How social security becomes social insecurity: fluid households, crisis talk and the value of grants in a KwaZulu-Natal village

Presented by Bernard Dubbeld

Monday, 9 September, 2013 - 15:00

Social grants have become increasingly important income for many in South Africa. Grants are not welcomed by all however: in the village where I completed fieldwork as many as seventy per cent of its inhabitants rely on grants, people regard such transfers with suspicion. In many iterations of this doubt social upheavals — including the decline of marriage – are regarded as resulting from grants disruptively “empowering” women and the youth in such a way that enables the rejection of “tradition”. Yet such crisis talk hides as much it reveals: insofar as social grants are provided unevenly, such grants give some people — and especially young mothers — relatively more economic capacity in poorer households than others, specifically adult men and changes do not also follow the patterns that crises talk suggests. Ultimately I argue that the stark contradiction between the need for waged work and the lack of waged work in certain areas, especially in rural villages, gives decisive shape to the grants and its effects, and ultimately leads to a new kind of uneven geography in which those without access to grants can seldom sustain themselves. Under these conditions, young men in particular often become temporary residents in villages like Glendale. In addition to exploring these patterns of movement, and the kinds of crisis talk that arise from grants, I suggest in this presentation that even those who receive grants do not regard them as offering a stable future, and question the security of the social assistance that sustains them.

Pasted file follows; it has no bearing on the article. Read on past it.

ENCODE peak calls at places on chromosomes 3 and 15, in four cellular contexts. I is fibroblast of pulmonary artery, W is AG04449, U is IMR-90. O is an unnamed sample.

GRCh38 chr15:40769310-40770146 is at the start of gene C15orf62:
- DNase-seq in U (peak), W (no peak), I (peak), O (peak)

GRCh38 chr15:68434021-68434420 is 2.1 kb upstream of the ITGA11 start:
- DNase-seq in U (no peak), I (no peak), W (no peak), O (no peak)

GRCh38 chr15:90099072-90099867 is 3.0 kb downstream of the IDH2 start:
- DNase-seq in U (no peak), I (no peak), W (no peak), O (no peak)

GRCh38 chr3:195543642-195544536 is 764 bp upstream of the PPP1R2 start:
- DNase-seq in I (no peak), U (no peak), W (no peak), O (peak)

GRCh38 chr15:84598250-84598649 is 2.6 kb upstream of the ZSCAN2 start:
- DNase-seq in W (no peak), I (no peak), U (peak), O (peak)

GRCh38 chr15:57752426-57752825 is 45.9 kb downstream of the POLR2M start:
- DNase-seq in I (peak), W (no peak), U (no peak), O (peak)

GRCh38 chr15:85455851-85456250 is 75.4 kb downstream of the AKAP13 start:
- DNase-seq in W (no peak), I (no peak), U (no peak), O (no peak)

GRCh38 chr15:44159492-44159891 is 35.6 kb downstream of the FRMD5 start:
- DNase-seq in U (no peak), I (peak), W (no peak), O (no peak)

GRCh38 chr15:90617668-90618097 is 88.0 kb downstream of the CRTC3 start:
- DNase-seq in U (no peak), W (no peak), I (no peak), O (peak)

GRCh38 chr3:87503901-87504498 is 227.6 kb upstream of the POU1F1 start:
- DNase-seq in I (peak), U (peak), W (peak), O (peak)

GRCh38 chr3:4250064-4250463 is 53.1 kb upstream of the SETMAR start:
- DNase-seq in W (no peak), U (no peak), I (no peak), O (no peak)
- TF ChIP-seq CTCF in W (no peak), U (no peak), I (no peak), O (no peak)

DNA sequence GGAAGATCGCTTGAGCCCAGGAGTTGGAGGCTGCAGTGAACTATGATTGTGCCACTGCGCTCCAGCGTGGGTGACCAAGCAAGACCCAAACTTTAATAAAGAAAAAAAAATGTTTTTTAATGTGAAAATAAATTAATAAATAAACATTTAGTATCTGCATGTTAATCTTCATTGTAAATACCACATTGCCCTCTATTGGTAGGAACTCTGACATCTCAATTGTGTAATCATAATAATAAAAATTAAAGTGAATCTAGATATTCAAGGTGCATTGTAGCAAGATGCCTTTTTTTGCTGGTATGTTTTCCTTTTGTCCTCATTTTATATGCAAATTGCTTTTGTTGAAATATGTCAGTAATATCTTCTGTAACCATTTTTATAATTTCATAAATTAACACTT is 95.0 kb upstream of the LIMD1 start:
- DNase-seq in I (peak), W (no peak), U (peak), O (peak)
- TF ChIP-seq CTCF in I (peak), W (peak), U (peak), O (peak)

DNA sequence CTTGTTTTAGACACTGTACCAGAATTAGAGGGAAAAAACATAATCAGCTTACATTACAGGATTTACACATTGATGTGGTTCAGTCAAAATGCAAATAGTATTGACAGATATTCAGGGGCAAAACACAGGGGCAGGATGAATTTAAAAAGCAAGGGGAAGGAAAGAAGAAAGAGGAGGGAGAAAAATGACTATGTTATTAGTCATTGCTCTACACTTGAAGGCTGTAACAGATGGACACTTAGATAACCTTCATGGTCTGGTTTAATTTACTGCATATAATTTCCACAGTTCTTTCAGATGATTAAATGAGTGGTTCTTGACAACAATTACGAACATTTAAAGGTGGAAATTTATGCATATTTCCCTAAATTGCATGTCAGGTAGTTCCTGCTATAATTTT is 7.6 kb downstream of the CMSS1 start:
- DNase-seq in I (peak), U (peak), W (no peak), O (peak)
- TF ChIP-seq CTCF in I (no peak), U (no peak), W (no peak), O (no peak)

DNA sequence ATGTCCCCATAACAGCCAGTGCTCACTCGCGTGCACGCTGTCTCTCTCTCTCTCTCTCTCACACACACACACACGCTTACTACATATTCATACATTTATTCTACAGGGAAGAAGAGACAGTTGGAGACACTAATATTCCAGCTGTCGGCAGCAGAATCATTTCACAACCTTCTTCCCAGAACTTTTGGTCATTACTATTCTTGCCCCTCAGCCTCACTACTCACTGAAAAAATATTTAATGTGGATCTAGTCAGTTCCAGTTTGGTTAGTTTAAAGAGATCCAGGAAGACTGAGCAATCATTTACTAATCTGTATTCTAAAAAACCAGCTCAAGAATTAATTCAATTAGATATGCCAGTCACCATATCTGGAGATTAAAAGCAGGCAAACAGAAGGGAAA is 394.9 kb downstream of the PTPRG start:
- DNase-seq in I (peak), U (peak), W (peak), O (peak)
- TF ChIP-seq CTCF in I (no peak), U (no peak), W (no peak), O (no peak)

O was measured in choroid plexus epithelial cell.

Attached File: 
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